Wellness Living Laboratory China Study and Participants
Wellness Living Laboratory (WELL) China is one of the four cohorts included in the Stanford WELL for Life Global Initiative. For WELL China, we recruited a total of 10,288 participants aged 20–80 years between 2016 and 2019 from a local residential (household) register of residents who were at the same address for more than 6 months, in the three districts of Hangzhou (Xi'hu, Shangcheng, and Gongshu). Eligible participants were physically and mentally capable of participating in the baseline information collection. Pregnant or breastfeeding women were not included in this study owing to safety concerns. The metabolomic data were collected using cluster sampling from all the communities in one administrative subdistrict of Xi'hu District (n = 250). Details of the recruitment strategy and sampling scheme have been reported previously (20, 21). The study was approved by the Institutional Review Boards of Zhejiang University, Hangzhou, China (No. ZGL201507-3) and Stanford University, CA, USA (IRB-35020).
Baseline Information Collection
At the baseline visit, we collected anthropometric data, including height, weight, and waist and hip circumference, and we conducted physical examinations and in-person interviews. The interviews addressed information on social-economic status, disease and medical history, physical activity, smoking and alcohol drinking habits, and a 26-item food frequency questionnaire for the dietary survey (22). The calculation of energy and nutrient intakes is reported elsewhere (23). Educational level was grouped into illiterate or primary school, middle or high school, or college or above. Physical activity was categorized as low, moderate, or high. Current smoking or alcohol drinking status was grouped into yes or no. For the biospecimen collection, we collected 12-h fasting blood samples on the same day as the baseline visit. The collected samples were processed within hours and stored immediately at −80°C for future lipid biomarker and metabolomic assessment. Dyslipidemia was determined according to the self-reported history of physician diagnosis or blood tests during baseline lipid biomarker examination. We defined dyslipidemia, according to the Guidelines for Prevention and Control of Dyslipidemia in Chinese Adults, as increased triglycerides (≥1.70 mmol/L), total cholesterol (≥5.18 mmol/L), low-density lipoprotein cholesterol (≥3.37 mmol/L), and decreased HDL cholesterol (<1.04 mmol/L) (24).
Untargeted metabolomic assays were carried out by Calibra Diagnostics/Metabolon using participant plasma samples and Metabolon's HD4 Discovery untargeted metabolomics platform. All samples were prepared using the automated MicroLab STAR system® (Hamilton Company, Reno, NV, USA) and examined using ultra-performance liquid chromatography-tandem mass spectroscopy methods. Quality control standards were added to each sample extract to monitor the instrument performance and aid in a chromatographic alignment. Metabolites were identified by comparing them with the Metabolon library of purified standards or recurrent unknown entities based on retention time and index, mass-to-charge ratio, and chromatographic data. The plasma retinol level determination was added to the metabolomic assessment as the same method (ultra-performance liquid chromatography-tandem mass spectroscopy) was used for a regular determination (25). For plasma retinol levels, we used the standardized and centralized ratio of the area under the curve of retinol.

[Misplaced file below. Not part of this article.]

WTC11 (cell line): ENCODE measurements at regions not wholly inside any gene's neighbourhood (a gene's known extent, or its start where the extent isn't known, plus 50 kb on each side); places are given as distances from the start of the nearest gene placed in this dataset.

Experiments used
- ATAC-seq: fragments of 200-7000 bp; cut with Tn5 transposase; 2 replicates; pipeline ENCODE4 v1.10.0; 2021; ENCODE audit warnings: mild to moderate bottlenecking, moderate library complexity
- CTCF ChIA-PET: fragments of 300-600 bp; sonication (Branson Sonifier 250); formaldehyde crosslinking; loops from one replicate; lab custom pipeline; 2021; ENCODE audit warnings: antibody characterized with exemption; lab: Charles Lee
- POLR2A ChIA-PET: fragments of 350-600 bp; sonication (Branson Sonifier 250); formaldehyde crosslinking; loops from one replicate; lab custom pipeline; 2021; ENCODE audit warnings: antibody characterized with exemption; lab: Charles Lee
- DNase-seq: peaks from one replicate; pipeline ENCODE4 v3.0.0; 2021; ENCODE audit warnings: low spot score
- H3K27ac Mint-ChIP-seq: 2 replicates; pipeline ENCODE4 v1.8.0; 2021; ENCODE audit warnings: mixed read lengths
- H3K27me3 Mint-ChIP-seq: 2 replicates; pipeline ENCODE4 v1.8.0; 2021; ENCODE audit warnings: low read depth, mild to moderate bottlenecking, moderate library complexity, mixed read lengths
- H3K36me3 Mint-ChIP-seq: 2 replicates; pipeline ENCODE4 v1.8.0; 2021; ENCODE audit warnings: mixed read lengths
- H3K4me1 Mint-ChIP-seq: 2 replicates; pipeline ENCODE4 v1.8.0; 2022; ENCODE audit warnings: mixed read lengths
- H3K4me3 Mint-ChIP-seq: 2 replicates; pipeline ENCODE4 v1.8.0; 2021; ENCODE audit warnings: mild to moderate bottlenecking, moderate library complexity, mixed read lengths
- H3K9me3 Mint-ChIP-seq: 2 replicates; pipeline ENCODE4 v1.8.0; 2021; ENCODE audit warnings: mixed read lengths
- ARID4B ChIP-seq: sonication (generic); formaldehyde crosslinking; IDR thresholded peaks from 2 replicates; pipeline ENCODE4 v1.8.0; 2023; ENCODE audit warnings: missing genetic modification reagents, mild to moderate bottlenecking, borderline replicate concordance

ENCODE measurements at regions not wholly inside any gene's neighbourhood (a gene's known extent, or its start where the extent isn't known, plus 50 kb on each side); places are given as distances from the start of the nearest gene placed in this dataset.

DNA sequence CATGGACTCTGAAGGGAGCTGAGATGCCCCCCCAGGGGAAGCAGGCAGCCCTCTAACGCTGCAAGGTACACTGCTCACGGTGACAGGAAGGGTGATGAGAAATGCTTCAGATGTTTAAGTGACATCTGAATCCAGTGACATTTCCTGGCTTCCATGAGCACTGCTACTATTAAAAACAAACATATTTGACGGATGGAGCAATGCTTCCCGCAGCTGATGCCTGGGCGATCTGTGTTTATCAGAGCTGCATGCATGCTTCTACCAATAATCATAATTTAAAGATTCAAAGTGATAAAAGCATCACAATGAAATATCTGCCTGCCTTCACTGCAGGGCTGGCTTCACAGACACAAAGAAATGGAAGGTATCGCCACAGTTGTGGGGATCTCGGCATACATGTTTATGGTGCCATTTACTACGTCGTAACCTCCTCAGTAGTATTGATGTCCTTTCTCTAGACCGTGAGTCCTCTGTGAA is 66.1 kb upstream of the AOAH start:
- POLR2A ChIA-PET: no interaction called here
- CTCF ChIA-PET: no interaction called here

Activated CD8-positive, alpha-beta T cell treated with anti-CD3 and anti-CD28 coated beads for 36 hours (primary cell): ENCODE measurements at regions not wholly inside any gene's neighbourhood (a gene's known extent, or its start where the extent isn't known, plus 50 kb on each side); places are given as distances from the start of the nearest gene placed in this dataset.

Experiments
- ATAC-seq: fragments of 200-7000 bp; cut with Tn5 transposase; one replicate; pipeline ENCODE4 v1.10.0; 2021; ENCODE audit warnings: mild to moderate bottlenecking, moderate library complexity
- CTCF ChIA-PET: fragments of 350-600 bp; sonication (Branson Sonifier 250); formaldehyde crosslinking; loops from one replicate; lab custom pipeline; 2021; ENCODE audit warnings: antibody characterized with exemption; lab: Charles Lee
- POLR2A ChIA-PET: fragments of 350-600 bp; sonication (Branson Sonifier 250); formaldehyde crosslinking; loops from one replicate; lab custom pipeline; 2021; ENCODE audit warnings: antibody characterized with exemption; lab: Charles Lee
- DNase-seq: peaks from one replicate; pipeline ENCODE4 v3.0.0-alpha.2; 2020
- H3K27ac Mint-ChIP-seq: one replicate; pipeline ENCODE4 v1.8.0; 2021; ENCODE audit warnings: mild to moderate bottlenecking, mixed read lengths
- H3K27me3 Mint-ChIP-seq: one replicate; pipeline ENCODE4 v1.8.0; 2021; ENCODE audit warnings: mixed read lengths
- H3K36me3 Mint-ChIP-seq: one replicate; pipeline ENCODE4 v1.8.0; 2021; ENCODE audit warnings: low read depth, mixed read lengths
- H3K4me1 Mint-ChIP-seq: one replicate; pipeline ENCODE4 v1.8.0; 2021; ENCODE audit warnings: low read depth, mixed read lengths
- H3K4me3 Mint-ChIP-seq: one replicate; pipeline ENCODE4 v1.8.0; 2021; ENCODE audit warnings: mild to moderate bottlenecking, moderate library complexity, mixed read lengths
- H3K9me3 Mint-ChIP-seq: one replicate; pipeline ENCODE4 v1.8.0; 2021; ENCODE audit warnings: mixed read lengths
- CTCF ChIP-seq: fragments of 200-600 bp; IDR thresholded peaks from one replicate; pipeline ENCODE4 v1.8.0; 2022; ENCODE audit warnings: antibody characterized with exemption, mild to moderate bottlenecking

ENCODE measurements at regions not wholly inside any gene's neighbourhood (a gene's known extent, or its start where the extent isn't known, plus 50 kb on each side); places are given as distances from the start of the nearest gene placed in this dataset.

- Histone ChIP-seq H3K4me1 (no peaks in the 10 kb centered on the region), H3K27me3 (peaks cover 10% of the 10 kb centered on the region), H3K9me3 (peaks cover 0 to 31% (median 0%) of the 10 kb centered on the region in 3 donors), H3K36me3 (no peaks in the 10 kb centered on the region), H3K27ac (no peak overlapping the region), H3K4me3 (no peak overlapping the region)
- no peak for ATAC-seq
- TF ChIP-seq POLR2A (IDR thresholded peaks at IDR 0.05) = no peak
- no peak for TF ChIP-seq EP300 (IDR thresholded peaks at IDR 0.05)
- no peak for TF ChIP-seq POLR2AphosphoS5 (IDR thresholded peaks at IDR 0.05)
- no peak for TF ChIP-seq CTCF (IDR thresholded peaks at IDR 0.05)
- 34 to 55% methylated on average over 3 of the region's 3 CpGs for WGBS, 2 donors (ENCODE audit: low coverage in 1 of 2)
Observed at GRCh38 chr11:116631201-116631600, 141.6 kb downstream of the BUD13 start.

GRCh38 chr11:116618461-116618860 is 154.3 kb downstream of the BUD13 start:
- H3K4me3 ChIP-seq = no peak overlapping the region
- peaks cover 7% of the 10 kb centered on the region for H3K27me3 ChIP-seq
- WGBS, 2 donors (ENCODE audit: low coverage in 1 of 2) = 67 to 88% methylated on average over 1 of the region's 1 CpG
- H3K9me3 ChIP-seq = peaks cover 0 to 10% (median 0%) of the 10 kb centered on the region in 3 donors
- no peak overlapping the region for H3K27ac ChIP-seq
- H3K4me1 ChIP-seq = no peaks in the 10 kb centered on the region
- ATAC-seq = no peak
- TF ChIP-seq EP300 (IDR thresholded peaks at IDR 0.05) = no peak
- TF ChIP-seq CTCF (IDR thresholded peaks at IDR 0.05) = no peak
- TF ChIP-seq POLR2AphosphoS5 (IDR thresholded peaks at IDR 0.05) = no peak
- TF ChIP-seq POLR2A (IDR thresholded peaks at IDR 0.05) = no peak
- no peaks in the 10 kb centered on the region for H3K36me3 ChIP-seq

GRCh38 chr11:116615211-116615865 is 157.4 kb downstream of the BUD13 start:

Continuous variables are presented as mean ± SD, and categorical variables are presented in numbers and percentages. There are sex differences in plasma retinol levels; therefore, the data were analyzed separately for men and women throughout this study. One male participant with a very high retinol level (higher than the upper quartile + the interquartile range) was treated as an outlier and excluded from the final analysis. The Shapiro–Wilk test was performed to check the normality and equality of variables. The variables that were not normally distributed were log-transformed to meet normality. If normality and equality did not meet after log transformation, the Kruskal–Wallis test was used for multiple comparisons and the value of p was adjusted for the false discovery rate (FDR) for a comparison between the groups.
Participants were divided into three groups according to the tertiles of plasma retinol level. ANOVA was used for multiple comparisons, and the Tukey test was used for a comparison between the groups. In the case of categorical variables, the chi-squared test was used for multiple comparisons, and FDR was used to adjust the value of p for comparisons between the groups. A logistic regression model was conducted to investigate the associations of plasma retinol level and dyslipidemia and was adjusted for age, educational level, physical activity, body mass index (BMI), current smoking, current alcohol drinking, dyslipidemia medication, vitamin A intake, and for women, menopausal status.
A linear regression model was used to investigate the association of age with the plasma retinol level. A multiple regression model was used to investigate an association between creatinine as a marker of kidney function, uric acid as an inflammatory biomarker, and plasma retinol, and was adjusted for age, educational level, physical activity, BMI, current smoking, current alcohol drinking, dyslipidemia medication, vitamin A intake, and menopausal status for women.